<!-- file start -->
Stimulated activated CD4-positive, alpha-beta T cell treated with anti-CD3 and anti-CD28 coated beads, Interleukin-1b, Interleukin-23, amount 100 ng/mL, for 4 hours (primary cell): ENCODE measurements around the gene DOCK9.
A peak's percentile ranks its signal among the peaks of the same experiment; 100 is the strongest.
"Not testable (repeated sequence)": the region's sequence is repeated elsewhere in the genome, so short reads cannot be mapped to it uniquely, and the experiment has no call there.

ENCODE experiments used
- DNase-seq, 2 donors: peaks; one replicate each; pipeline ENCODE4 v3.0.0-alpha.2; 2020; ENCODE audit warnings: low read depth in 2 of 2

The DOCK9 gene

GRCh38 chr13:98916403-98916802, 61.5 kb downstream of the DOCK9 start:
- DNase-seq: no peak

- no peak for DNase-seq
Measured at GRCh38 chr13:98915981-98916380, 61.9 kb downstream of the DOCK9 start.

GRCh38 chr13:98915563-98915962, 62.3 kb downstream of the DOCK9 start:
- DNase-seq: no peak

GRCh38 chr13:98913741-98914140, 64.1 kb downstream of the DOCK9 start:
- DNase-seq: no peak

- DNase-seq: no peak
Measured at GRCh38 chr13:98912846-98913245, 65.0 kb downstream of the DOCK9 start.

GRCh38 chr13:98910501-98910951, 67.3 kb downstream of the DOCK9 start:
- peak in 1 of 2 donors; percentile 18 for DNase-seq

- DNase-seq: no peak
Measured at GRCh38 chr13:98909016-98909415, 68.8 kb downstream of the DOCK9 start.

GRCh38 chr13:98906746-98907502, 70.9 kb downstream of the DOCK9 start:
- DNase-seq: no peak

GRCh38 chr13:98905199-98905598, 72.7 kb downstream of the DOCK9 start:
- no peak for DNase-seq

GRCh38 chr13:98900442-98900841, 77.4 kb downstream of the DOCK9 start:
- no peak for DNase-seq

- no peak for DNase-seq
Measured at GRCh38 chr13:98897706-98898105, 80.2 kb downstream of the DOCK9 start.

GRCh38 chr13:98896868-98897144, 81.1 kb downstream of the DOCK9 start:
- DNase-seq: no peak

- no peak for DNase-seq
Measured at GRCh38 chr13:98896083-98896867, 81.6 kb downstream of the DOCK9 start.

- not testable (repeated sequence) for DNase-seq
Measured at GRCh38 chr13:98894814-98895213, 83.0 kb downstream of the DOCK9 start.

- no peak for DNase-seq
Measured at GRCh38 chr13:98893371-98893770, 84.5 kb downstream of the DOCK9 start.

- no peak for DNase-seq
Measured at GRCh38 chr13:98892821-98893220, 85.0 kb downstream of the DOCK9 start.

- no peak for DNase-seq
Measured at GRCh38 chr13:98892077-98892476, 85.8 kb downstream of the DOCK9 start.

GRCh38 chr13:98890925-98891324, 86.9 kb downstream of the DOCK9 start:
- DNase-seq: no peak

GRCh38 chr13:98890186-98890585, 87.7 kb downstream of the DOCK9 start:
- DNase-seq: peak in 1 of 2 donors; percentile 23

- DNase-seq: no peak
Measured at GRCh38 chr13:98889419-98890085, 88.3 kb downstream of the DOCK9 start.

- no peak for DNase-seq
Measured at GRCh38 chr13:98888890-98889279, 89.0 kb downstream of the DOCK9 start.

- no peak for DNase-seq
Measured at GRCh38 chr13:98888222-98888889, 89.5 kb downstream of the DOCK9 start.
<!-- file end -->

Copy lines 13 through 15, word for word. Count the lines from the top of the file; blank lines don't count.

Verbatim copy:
GRCh38 chr13:98913741-98914140, 64.1 kb downstream of the DOCK9 start:
- DNase-seq: no peak

- DNase-seq: no peak